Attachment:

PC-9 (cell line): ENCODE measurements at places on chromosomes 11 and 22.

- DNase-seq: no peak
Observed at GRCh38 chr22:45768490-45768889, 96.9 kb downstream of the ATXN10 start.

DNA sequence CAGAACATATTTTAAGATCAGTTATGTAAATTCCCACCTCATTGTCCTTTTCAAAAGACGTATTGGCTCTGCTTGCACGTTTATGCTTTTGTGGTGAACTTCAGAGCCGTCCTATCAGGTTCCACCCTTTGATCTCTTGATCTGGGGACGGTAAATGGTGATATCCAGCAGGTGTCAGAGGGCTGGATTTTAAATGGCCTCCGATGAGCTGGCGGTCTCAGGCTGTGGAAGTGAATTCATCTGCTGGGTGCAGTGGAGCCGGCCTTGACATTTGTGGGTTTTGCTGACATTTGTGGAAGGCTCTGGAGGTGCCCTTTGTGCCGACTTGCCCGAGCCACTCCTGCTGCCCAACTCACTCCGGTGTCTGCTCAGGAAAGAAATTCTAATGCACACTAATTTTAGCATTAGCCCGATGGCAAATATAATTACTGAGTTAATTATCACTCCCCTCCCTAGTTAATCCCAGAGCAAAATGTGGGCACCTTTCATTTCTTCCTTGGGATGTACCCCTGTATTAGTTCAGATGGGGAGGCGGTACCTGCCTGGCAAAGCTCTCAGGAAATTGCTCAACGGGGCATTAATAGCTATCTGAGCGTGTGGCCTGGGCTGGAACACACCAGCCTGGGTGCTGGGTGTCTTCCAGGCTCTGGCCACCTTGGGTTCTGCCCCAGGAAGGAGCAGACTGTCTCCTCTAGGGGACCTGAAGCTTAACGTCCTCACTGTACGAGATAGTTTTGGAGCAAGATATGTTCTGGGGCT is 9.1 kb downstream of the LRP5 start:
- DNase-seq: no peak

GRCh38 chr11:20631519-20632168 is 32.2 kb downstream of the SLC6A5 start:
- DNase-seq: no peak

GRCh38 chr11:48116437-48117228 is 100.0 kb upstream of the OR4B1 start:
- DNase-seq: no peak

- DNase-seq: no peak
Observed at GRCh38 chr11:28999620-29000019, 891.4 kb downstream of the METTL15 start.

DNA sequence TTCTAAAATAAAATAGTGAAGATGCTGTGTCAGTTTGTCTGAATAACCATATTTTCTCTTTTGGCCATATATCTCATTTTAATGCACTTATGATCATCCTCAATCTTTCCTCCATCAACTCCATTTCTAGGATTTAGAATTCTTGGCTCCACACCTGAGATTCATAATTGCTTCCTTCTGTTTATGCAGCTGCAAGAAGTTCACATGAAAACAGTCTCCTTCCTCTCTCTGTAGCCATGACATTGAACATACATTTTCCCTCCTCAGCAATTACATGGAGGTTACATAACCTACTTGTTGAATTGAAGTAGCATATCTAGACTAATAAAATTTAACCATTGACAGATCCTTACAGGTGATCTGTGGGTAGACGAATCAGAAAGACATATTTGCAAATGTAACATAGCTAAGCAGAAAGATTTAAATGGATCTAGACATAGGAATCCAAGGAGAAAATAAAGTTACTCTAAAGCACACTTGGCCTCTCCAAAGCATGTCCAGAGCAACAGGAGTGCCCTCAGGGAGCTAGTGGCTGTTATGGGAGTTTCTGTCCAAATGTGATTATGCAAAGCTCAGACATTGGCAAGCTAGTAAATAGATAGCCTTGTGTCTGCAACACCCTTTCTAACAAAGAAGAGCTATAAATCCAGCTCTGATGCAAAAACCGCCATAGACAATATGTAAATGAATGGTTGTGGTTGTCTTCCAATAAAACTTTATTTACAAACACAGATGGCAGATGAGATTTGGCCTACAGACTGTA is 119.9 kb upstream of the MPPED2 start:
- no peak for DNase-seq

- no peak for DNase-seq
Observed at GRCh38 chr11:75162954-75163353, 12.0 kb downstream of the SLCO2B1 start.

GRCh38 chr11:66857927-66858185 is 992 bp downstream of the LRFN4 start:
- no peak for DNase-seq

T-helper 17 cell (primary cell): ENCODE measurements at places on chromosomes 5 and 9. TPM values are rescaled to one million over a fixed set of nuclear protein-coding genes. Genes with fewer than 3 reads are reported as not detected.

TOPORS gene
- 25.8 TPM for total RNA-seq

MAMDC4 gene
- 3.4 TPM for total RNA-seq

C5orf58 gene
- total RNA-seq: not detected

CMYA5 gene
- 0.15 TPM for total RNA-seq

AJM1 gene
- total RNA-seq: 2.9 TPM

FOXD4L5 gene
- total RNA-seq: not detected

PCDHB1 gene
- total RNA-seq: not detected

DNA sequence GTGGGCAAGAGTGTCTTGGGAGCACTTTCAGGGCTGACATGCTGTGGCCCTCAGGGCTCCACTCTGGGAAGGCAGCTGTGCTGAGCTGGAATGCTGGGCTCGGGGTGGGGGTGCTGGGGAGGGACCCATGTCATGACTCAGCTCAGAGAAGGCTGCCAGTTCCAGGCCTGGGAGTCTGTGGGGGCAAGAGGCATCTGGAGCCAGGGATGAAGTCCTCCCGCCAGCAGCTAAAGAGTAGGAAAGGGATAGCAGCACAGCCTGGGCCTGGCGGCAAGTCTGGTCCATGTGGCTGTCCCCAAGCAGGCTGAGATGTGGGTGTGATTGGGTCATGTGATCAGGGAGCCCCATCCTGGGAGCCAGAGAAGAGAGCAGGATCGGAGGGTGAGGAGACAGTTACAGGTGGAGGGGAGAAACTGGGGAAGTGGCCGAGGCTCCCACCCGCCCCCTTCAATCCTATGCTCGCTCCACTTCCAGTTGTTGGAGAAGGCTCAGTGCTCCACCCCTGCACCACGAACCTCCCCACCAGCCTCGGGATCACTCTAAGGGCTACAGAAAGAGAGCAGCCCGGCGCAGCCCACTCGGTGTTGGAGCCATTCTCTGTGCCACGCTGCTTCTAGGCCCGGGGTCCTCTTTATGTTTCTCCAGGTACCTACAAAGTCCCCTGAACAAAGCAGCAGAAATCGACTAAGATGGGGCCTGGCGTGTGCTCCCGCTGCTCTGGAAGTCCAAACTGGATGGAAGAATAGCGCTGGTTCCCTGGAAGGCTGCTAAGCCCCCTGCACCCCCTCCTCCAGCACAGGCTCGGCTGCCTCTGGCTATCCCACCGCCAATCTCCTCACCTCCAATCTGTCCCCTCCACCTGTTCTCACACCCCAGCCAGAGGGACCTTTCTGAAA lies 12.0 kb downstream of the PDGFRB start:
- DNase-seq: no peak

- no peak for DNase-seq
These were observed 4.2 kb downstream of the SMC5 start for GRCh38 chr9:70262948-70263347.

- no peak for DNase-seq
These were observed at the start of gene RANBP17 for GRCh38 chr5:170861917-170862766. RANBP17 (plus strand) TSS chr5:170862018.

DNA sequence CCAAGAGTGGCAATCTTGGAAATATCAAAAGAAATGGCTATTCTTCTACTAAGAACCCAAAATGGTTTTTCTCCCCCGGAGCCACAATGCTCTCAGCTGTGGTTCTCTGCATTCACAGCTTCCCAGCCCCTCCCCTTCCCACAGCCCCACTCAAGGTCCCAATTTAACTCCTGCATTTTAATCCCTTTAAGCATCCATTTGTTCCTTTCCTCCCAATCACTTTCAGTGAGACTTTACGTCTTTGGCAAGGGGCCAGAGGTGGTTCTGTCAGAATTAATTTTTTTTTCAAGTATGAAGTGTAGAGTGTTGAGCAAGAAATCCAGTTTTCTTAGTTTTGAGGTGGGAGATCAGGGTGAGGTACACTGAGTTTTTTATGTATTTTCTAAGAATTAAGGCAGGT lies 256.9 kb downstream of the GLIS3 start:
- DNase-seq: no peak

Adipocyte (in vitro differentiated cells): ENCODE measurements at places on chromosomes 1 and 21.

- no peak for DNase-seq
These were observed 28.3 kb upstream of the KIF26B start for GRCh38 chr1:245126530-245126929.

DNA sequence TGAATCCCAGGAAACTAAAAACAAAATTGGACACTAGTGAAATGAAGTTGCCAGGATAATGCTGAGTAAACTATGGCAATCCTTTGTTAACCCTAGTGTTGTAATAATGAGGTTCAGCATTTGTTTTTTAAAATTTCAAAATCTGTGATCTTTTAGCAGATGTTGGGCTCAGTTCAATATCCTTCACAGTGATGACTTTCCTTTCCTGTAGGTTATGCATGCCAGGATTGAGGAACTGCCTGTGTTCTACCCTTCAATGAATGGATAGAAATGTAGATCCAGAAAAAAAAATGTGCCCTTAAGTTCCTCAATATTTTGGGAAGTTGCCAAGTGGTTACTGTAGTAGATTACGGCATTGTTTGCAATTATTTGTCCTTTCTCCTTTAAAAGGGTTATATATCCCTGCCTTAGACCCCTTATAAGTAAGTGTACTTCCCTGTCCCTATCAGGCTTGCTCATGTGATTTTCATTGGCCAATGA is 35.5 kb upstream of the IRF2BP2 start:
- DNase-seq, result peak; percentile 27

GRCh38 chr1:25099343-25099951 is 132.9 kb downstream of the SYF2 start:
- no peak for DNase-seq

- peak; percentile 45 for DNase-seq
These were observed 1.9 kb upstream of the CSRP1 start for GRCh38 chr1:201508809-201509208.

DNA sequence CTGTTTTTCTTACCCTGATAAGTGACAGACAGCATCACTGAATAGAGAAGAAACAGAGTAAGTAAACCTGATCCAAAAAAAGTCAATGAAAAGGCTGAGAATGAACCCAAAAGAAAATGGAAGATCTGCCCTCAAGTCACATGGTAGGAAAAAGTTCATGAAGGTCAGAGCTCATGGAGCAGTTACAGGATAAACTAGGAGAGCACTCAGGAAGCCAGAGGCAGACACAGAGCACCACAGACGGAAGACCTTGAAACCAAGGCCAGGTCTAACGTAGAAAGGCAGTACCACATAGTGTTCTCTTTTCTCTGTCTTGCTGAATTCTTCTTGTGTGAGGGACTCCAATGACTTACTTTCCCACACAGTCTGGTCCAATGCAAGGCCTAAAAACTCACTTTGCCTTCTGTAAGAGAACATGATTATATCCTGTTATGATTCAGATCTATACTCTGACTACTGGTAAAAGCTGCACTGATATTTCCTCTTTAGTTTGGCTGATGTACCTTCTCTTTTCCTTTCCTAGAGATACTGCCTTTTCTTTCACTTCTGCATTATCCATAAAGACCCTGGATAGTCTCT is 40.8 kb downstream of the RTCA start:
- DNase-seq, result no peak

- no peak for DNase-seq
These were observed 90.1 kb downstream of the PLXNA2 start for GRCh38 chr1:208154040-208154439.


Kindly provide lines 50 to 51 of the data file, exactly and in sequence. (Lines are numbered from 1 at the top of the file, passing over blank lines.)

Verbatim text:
DNA sequence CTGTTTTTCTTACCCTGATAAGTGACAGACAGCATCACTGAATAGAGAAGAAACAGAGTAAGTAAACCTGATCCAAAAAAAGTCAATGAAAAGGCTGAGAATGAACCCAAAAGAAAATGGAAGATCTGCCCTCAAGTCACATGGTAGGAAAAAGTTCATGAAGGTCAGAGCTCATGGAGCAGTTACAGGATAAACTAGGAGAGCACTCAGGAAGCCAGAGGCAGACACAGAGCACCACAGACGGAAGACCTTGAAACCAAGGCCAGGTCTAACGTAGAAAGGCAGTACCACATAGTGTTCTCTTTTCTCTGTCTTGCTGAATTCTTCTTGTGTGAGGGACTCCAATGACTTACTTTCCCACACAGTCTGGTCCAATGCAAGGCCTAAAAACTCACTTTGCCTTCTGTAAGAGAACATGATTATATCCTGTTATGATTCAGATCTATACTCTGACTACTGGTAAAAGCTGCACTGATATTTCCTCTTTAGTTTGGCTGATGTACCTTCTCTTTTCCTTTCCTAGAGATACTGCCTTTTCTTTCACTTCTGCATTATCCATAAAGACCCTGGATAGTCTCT is 40.8 kb downstream of the RTCA start:
- DNase-seq, result no peak